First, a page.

By Sam Levin
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By Dennis Brown
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After midnight the North Broadway industrial zone seems a million miles away from Washington Avenue. Here, the streetlamps are crooked, the chain-link fences twisted. This winter night, though, the sound of heavy bass thumps deep with promise from within a large tin building.
Earlier, the sing-song jingle of the secret text-message alert arrived like the whistle of a faraway bird, carrying with it the announcement that a party called "Chop Suey" is coming to this former Asian wholesale warehouse.
The venue is no Velvet, nor is it Cheetah. And Chop Suey is no "Spooks in Space" or "Interstellar Dreamfest," two great St. Louis raves of the late 1990s.
In this rambling shack in north city, people swirl amid the flashing colored lights while DJ Astroboy strikes chords on a keyboard, his laptop kicking out the beats. Astroboy has come to play, and others have come to dance and they just didn't feel like doing it at a club. People stand in a semicircle around the DJ, twisting with the music or bobbing their heads. Nearby, in another, smaller room, two performance artists don masks and clang on steel rods.
"This is the first party I've been to in, like, two years," says one partygoer, who, like the others, has no worry about the specter of police intrusion.
"The cops came by once," recalls one of the party's promoters. "They said, 'Is anybody being raped or murdered inside?' They drove away and patrolled the neighborhood for the rest of the night."
To music fans, the words "techno" and "rave" seem so 1999. Has it only been seven years since raves were demonized for their connections with drugs and met with repeated police crackdowns? Used to be an underground party every weekend, huge gatherings of vibe junkies and then, there wasn't.
What happened to those superstar DJs? They're still around; you just don't see them on MTV. But something is afoot (a rave redux, perhaps), and those who dropped out of the scene are beginning to wander back.
On New Year's Eve, local promoters Brown & White (B&W) throw "Champagne Supernova." The bill features eleven DJs, and by midnight, the line pushes down Manchester Avenue in the Grove neighborhood.
Beats erupt from three rooms, the most vibrant emanating from the smallest, where at least 100 dancers rattle the floors beneath the dried flowers that DJ Trevor Matthews hung from the ceiling. In the bigger room, second-hand smoke makes the lasers glow as the East Coast Boogiemen tear through a live techno set.
In the not-so-distant past, the cops would have found reason to shut down a party this size. Now, one can happen across the street from a police substation and officers will actually helpcontrol the lines. Elsewhere in the city, little happenings are popping off as "break-ins" as in, literally, to break in and have a party.
All of this is a world away from the halcyon days of 1991, when the rave culture first jumped the pond from England to America or even, for that matter, from the second and bigger wave of 1999 to 2002. "Chop Suey" was a backyard barbecue (with a crowd estimate of 450) compared to "More Good Stuff," which, in the fall of 1999, drew 3,500 to a long-abandoned warehouse at the Lemp Brewery. Much has changed.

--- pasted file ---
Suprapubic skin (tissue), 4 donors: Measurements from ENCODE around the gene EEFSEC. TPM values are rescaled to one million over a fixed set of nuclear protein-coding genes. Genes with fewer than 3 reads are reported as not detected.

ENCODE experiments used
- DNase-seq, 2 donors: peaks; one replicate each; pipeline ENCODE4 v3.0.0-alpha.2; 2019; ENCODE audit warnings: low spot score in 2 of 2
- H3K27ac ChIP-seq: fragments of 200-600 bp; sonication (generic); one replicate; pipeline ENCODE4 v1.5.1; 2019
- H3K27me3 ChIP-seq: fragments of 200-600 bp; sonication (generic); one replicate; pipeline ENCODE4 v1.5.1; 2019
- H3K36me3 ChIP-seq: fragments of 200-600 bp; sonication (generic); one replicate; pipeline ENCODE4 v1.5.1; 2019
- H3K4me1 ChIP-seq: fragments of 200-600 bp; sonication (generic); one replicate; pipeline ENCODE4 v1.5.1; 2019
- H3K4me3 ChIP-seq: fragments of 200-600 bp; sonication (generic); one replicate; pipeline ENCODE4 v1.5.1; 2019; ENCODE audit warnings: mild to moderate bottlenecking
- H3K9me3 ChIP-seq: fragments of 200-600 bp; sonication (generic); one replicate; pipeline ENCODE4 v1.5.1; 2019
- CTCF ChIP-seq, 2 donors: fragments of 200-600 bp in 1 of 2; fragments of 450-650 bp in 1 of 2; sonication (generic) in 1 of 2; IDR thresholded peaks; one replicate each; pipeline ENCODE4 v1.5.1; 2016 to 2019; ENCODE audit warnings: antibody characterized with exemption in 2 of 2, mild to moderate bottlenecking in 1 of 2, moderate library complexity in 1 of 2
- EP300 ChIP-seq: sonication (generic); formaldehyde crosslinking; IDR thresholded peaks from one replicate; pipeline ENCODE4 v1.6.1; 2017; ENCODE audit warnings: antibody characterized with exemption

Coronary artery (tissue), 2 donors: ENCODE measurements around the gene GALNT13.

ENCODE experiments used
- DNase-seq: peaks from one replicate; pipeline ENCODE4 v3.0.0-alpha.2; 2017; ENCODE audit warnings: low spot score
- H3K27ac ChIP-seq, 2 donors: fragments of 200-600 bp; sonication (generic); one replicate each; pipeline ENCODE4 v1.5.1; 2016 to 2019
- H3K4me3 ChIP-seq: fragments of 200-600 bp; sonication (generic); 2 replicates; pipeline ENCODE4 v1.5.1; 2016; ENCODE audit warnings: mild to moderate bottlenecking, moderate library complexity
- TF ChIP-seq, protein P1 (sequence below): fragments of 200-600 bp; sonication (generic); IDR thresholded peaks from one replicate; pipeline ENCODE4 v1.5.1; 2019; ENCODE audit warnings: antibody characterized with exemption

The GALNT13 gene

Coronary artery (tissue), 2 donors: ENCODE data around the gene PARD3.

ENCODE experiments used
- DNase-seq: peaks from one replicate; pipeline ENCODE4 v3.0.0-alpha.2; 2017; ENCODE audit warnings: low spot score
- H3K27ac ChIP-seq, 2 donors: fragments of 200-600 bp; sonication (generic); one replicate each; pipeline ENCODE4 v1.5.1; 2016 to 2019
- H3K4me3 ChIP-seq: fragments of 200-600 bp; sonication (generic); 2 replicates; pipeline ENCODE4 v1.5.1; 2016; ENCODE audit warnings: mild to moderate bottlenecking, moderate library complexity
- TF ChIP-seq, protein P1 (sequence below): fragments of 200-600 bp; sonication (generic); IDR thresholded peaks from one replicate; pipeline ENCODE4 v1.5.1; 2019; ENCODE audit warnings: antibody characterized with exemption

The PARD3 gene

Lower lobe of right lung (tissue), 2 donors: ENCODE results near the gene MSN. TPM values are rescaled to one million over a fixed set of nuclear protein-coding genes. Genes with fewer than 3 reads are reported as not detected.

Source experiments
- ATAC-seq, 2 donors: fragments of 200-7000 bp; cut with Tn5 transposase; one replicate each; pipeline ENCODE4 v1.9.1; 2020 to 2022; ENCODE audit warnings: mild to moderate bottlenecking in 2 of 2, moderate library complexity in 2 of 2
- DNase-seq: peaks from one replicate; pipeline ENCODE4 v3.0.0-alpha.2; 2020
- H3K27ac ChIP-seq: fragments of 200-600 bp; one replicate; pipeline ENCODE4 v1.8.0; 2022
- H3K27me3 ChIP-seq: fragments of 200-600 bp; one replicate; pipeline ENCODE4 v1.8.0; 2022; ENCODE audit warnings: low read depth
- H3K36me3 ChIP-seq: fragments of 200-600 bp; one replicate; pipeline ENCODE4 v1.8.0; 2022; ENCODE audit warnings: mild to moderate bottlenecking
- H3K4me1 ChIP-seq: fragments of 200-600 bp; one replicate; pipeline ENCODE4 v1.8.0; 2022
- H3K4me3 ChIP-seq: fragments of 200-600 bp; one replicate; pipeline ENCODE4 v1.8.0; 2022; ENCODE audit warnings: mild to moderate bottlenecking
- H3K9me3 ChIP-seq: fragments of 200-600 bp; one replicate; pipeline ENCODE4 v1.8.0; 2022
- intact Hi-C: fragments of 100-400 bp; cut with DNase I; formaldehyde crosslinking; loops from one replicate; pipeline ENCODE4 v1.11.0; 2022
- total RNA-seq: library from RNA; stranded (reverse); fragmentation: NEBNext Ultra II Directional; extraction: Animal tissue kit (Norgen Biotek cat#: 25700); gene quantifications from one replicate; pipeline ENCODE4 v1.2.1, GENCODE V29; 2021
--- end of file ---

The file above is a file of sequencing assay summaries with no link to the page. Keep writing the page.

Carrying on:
"People were literally climbing the brick walls to get into that party," says Bob Stolzberger (a.k.a. Techno Bob), a former member of Kindred Groove, the party's promoter. "I remember it vividly, coming into the space, and you'd see this sea of 2,000 fucking people in this Lemp warehouse.
"You wonder: Where did all those people go?"
On an afternoon in early January, Faith Amber and Jen303 (both pseudonyms) are slowly cruising the city's industrial districts in Faith's Toyota. From the passenger side, Jen is scribbling down addresses from the hundreds of "For Lease" signs. She'll fill three pages by day's end.
In the Chouteau's Landing district just south of the Arch, Faith spots a sign on a small building and conveys the phone number to Jen303. Pointing to a line of garage doors near some railroad tracks, Faith recalls a rave back in '99: "Horizons 5," she muses, "an Alexis Tucci party."
"Look near railroad tracks," Jen303 confides. "There are always good buildings near railroad tracks." They drive past the failed Powell Square condo development near Busch Stadium, the site of a break-in party thrown last year by a promoter named Dr. Kandee.
Faith drives nearer, close to the graffiti-painted flood wall, and decides the raw, windowless building littered with clothing and empty bottles warrants a walk-through.
Soon, a police car drives up and a cop rolls down her window and asks what they're doing.
"We're looking for a space to throw an art party," explains Faith.
"That sounds like fun," the officer replies with a smile, then points to a four-story warehouse. "I know that one is empty."
By day, Faith travels the trade-show circuit as a representative for a deck-railing manufacturer. Clean-cut with short-cropped hair, she looks more like an honors student than a party girl. Who'd guess that, for the past few years, Faith's after-hours have been consumed throwing both legal and illegal dance parties? When she's behind the turntables, she's DJ Butt Plug, spinning acid tech-house.
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